Chapter 2
Chapter 2 shows the effects of Enlightenment and Romanticism on politics. Philosophers like Montesquieu wrote about concepts of citizenship and republican government that would replace one’s status of being a subject under the absolute rule of monarchies. The Romanticist emphasis on cultural, linguistic and ethnic nationalism arose in opposition to the burgeoning liberal and socialist movements of the time. By the twentieth century competing nationalisms led to the tragedy of the Great War and then to the extreme ethnic nationalism of national socialism in Germany and the Second World War. Since then the influence of Romanticism can still be seen in the rise of supranational entities and postnationalism, from, for example, a ‘German’ national identity to a ‘European’ national identity (rather than international working-class solidarity).

Chapters 3 to 12
Chapters 3 to 12 apply these ideas to various artforms: art, music, opera, dance, poetry, literature, theatre, architecture, cinema, and TV. The history of each form since Enlightenment times is examined and the effects of such ideas on form and content is contrasted with the form and content of Romanticist movements. As Romanticism pulled the arts in ethereal and escapist directions, resistance culture examined the plight of the oppressed using different forms such as naturalism, realism, social realism, as well as working-class socialist realism. In more difficult times these fundamentally different Enlightenment and Romanticist approaches to the arts came into conflict with each other and at other times one took over from the other depending on the changing socio-political circumstances. The overwhelming influence of Romanticist ideas today can be attributed as much to the repackaging and sale of mass suffering as catharsis, as to the massive financial support given them by global entities.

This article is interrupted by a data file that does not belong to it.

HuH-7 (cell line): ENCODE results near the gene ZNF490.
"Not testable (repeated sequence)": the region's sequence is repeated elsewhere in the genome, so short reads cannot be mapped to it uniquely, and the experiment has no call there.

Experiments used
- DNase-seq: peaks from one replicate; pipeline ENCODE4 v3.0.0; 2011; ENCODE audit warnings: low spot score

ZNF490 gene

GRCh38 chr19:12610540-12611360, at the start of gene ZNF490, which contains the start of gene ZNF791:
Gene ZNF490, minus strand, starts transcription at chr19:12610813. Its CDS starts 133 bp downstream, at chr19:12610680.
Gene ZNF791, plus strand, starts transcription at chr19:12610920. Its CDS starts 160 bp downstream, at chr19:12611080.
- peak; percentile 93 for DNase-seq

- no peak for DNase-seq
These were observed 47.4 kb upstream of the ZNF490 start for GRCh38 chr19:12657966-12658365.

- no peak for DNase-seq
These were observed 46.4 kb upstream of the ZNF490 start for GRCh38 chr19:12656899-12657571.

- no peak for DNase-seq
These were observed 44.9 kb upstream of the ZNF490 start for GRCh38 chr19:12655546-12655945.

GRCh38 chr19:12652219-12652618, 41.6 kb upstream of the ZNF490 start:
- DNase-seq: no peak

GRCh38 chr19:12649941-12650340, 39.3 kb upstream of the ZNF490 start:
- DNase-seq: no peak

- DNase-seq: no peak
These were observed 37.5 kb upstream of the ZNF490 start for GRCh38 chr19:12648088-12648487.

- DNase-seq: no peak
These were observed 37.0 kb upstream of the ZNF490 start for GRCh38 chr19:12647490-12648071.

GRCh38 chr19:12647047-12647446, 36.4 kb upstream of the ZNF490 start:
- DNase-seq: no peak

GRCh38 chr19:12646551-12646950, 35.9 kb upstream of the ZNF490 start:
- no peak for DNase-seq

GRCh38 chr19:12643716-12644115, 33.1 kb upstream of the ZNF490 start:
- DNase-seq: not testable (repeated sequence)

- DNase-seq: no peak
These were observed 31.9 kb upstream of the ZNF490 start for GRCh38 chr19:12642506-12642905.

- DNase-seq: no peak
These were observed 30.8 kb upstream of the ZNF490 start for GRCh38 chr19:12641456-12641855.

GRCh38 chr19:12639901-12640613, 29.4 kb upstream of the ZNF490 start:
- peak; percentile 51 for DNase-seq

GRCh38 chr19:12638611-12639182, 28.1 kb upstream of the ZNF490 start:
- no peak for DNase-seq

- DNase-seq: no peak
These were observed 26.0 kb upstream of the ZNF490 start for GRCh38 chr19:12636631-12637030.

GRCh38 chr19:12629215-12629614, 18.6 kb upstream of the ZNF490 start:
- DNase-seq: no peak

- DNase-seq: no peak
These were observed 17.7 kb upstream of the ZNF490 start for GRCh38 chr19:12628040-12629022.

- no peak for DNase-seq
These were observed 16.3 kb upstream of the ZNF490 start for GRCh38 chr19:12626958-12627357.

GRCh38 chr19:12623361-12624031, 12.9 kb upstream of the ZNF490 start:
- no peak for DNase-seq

Chapter 13
Chapter 13 summarizes these ideas into a general analysis of culture that goes in two opposite directions. One that diverts the attention of people away from exploitation (the culture of slavery) and another which aims to create awareness of how such exploitation operates (the culture of resistance). This chapter also shows that while science and technology are responsible for much exploitation of people and resources, modernity cannot be reduced to the domination of nature and human beings by science. Many progressive movements and changes were brought about by Enlightenment ideas and these ideas are an essential aspect of the different forms that the culture of resistance takes today.

On a broader level, the connection between Romanticism and the problematic history of irrationalism is discussed in the Conclusion and shows the continuing importance of rational thinking as the basis for future action.

Through developing an awareness of the socio-political fault lines in today’s culture, cultural practitioners can create a new democratic spirit with an emphasis on the value of ordinary people, while at the same time making an important contribution to the fight against poverty, oppression, and injustice.